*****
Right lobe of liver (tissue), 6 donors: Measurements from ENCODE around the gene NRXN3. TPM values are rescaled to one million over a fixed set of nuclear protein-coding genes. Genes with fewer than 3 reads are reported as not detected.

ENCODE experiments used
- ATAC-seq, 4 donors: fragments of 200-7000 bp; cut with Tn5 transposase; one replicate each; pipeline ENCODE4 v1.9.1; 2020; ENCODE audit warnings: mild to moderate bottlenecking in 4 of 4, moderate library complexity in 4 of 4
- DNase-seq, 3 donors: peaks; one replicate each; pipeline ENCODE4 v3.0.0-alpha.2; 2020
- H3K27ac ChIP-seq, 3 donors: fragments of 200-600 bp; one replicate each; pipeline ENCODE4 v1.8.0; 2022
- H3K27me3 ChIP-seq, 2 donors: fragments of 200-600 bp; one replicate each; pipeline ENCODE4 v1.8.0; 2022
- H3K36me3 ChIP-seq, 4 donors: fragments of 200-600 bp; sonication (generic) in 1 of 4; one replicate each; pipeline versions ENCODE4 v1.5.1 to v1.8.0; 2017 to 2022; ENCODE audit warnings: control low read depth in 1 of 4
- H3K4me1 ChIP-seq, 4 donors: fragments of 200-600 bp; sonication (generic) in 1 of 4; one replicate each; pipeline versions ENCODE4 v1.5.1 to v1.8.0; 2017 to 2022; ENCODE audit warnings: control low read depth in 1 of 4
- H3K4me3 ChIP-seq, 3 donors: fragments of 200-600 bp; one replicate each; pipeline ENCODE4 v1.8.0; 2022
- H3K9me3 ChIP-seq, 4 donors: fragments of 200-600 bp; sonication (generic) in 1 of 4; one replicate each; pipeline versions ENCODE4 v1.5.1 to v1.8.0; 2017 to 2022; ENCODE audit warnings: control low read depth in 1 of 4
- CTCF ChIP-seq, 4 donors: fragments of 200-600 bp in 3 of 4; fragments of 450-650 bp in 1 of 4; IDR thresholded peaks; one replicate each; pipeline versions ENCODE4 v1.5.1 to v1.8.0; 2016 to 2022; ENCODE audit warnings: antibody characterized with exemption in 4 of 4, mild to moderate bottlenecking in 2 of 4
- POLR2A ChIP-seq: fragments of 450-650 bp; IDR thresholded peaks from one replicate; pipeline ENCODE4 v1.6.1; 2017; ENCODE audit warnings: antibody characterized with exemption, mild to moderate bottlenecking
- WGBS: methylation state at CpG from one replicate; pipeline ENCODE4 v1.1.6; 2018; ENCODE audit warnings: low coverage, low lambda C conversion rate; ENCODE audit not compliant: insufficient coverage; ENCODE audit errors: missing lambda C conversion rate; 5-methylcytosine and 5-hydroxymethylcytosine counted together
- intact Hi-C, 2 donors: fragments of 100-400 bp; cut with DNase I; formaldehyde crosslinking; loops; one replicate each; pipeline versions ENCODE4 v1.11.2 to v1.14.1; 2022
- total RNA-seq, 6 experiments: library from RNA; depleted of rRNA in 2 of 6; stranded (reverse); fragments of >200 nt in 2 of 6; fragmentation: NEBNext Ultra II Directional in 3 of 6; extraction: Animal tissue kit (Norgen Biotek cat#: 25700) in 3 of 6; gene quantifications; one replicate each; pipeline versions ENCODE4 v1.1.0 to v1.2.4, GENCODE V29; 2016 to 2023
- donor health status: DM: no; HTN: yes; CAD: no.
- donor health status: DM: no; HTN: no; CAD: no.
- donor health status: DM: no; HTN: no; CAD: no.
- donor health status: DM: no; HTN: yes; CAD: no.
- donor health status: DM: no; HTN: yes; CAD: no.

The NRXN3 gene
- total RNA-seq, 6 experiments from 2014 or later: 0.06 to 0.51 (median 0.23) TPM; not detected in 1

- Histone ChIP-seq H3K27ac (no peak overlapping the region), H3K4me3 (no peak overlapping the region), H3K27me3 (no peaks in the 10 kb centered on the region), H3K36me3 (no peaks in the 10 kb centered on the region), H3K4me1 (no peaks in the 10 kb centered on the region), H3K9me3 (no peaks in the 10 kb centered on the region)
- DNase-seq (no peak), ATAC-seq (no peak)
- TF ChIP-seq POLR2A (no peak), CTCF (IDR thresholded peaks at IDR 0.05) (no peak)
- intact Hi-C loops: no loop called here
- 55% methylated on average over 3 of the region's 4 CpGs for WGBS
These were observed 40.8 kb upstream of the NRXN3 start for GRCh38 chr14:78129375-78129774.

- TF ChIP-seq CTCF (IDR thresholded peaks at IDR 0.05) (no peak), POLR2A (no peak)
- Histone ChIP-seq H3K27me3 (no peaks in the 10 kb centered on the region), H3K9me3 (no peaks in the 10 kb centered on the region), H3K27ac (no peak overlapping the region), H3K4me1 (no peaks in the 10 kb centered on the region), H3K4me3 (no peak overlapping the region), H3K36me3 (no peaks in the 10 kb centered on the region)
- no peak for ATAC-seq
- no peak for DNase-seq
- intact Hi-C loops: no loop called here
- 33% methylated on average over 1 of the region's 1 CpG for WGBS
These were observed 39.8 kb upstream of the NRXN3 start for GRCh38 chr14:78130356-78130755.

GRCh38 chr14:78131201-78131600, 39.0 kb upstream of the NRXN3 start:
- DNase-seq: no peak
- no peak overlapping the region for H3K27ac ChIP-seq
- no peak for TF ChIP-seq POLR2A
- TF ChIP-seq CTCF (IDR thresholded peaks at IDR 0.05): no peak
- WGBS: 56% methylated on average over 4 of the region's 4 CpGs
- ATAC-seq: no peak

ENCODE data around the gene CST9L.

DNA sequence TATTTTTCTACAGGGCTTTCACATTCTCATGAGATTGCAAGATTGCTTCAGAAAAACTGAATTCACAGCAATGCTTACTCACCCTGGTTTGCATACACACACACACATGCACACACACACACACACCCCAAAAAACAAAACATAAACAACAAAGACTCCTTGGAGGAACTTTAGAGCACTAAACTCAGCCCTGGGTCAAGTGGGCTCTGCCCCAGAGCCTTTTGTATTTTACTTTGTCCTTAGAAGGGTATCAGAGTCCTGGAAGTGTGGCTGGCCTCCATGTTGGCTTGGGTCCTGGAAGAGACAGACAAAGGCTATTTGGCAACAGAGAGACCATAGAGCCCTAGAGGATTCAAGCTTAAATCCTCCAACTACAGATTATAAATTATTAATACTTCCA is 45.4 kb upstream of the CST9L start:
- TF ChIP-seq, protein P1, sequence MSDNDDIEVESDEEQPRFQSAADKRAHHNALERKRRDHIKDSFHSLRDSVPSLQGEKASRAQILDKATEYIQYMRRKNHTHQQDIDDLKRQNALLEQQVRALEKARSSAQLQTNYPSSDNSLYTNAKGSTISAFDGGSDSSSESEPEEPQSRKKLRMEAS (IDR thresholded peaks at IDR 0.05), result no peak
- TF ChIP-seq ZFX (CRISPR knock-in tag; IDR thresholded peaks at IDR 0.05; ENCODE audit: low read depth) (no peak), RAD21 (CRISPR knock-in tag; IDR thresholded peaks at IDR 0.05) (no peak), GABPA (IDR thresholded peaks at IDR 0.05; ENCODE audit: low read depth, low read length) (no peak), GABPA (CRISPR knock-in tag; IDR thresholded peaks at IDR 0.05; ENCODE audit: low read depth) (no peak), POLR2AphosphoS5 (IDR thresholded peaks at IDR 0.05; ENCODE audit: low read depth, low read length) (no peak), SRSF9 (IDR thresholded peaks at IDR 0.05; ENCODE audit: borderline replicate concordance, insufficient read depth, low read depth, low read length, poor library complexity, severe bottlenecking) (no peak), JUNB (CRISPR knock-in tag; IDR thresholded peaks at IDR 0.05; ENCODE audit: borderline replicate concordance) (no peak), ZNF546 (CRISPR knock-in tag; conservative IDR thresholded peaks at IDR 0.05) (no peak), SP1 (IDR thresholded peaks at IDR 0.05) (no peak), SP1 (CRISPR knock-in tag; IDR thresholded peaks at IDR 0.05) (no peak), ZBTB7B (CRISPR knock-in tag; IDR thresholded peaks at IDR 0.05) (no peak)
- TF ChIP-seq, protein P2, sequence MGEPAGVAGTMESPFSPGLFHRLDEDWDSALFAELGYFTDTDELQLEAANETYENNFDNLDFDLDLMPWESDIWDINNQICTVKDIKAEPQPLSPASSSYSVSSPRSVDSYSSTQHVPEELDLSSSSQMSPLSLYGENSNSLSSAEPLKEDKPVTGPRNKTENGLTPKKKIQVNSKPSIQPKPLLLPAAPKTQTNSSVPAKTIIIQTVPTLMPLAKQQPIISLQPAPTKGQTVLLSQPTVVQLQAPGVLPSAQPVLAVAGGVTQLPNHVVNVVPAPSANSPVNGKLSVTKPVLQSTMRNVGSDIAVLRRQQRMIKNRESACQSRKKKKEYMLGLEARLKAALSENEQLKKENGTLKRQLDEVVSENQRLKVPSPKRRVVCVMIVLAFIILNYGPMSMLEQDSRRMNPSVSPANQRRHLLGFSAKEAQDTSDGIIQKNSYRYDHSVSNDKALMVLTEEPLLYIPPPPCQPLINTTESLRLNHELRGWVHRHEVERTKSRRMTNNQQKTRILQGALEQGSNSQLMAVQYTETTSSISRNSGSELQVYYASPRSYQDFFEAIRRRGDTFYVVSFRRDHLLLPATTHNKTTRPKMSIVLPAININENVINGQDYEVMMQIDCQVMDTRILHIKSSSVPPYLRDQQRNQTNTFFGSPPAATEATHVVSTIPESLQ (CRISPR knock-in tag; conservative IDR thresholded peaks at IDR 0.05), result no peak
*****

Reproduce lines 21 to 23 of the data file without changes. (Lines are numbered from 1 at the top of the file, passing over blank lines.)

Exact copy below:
The NRXN3 gene
- total RNA-seq, 6 experiments from 2014 or later: 0.06 to 0.51 (median 0.23) TPM; not detected in 1

- Histone ChIP-seq H3K27ac (no peak overlapping the region), H3K4me3 (no peak overlapping the region), H3K27me3 (no peaks in the 10 kb centered on the region), H3K36me3 (no peaks in the 10 kb centered on the region), H3K4me1 (no peaks in the 10 kb centered on the region), H3K9me3 (no peaks in the 10 kb centered on the region)